By Zak Stone
The race is on to build the first 3D-printed house. And while we recently reported on the Dutch-designed, Möbius-strip shaped house that's aiming to be the world's first 3D-printed building, it looks like it's not just a one team race.
An architecture firm in London has its own plans for the world's first 3D-printed house, and they argue that the Dutch design shouldn't be awarded the title, even if it gets there first.
"We actually don't even consider [the Möbius-strip design][/the] a 3D printed building because [architect Janjaap Ruijssenaars] is 3D printing formwork and then pouring concrete into the form," Giles Restin of London's Softkill Design told Dezeen: "So it's not that the actual building is 3D printed."
So is it possible that Softkill's design ProtoHouse is more legit?
Here's how they describe it on their website: "The Softkill house moves away from heavy, compression based 3D-printing of on-site buildings, instead proposing lightweight, high resolution, optimized structures which, at life scale, are manageable truck-sized pieces that can be printed off site and later assembled on site." Softkill says that it'd take them three weeks to print the "seven big chunks of laser-sintered plastic" that make up the house off-site and one day to piece them all together on-site, without the need for nuts, bolts, or adhesive.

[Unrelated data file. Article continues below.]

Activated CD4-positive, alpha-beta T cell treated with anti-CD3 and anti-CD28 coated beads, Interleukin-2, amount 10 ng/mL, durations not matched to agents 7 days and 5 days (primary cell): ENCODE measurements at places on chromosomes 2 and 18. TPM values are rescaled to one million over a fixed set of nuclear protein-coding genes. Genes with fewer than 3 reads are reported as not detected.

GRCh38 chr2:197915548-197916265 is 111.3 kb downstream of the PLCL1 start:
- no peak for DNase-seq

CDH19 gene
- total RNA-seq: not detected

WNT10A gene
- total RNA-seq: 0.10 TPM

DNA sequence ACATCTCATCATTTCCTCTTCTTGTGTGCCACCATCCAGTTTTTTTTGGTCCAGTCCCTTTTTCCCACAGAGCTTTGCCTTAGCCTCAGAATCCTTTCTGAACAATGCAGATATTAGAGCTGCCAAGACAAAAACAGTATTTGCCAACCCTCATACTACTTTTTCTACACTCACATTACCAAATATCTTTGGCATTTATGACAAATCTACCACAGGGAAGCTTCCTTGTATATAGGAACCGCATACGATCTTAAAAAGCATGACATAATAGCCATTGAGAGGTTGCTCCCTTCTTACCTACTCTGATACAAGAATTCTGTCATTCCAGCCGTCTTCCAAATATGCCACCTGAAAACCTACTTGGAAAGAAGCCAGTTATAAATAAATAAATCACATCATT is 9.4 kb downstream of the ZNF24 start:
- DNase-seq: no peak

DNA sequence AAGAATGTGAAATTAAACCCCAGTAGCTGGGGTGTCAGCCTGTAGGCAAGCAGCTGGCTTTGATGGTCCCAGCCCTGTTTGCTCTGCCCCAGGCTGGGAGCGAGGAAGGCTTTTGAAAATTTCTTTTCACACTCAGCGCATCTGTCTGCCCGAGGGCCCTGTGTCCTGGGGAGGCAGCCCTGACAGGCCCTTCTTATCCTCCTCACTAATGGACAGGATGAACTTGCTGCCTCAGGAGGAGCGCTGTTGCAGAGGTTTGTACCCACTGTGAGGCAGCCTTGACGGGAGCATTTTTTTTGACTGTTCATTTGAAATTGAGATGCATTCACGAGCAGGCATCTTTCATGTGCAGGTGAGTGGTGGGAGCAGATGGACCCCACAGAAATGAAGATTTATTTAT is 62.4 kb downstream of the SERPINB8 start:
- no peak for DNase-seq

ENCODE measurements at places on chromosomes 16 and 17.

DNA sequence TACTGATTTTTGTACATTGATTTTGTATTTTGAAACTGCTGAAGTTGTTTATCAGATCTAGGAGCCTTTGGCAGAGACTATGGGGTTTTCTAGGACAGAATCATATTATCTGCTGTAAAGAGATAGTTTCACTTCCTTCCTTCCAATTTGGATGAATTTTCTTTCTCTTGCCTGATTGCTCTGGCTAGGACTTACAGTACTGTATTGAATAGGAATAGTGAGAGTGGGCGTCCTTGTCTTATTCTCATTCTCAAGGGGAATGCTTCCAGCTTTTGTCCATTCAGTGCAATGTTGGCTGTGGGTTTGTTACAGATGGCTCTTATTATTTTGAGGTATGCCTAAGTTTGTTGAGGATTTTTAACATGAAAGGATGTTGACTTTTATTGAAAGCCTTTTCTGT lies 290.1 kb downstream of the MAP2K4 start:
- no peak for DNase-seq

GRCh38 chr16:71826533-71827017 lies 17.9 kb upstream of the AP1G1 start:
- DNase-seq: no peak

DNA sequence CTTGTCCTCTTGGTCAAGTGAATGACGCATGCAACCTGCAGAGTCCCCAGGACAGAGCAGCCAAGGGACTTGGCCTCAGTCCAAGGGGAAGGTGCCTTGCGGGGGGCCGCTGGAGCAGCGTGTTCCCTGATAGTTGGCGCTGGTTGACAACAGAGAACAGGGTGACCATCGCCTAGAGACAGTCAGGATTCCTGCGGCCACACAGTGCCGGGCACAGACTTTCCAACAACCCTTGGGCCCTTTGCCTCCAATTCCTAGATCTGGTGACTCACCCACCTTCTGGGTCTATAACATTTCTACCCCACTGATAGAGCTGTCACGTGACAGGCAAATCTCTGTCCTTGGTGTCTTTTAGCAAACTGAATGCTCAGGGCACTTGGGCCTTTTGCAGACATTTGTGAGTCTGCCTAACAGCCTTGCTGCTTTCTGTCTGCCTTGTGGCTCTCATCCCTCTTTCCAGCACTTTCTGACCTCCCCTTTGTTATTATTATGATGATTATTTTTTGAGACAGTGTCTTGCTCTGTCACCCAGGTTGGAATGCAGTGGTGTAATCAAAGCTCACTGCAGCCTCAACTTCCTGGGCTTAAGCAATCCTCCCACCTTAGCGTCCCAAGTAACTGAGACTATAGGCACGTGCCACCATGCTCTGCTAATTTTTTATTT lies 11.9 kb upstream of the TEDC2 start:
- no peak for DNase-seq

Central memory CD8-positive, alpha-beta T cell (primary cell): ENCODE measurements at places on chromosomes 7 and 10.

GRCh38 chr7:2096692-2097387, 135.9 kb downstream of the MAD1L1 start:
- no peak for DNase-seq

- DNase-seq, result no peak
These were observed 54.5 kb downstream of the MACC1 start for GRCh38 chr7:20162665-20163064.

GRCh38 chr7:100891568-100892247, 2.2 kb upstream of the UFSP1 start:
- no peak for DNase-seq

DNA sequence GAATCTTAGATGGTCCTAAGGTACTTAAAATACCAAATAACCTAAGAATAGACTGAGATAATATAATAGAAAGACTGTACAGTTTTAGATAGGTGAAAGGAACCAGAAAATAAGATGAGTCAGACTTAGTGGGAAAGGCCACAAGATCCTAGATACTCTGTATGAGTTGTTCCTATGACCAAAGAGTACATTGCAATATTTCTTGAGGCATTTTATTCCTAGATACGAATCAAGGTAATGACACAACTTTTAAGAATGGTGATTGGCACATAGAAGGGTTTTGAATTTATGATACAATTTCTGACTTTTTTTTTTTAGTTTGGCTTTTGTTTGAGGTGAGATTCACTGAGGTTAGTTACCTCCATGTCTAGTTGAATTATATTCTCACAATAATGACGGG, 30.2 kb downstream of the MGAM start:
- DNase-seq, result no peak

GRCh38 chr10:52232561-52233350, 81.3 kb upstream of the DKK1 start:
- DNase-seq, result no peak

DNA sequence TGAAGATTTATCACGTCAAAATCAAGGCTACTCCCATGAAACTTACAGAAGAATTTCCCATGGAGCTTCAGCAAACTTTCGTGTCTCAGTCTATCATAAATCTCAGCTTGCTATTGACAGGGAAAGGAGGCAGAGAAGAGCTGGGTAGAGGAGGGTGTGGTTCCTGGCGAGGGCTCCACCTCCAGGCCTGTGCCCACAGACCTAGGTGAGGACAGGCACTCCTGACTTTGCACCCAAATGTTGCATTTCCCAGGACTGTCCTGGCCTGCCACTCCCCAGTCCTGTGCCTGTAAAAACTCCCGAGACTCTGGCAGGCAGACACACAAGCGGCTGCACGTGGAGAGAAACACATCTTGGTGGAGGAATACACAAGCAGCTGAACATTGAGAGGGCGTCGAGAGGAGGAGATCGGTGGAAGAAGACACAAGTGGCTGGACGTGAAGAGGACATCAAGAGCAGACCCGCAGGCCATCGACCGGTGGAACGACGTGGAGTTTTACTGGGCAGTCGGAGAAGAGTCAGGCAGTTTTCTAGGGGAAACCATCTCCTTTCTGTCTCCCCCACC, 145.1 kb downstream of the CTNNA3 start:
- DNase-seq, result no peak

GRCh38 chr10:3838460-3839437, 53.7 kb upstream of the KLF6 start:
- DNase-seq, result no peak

The design features long, fibrous threads of plastic, unlike other 3D printing projects which use sand or concrete. "This generates buildings with a previously unseen level of detail, and opens up the possibility of printing all architectural elements, such as structure, furniture, stairs and facade, in one instance," according to Softkill.
The debate about whose house is actually 3D-printed is, of course, mostly one of semantics, reflecting the limitations of the term "3D-printed," which implies merely pressing "print" to churn out a perfectly assembled house. "Some assembly required" would be stamped on both boxes if the kits for the houses were one day packaged and sold to the public--the kind of disruption to home manufacturing people envision in some not so far off future with 3D printing.
Copyright 2013 by Fast Company. Reprinted with permission.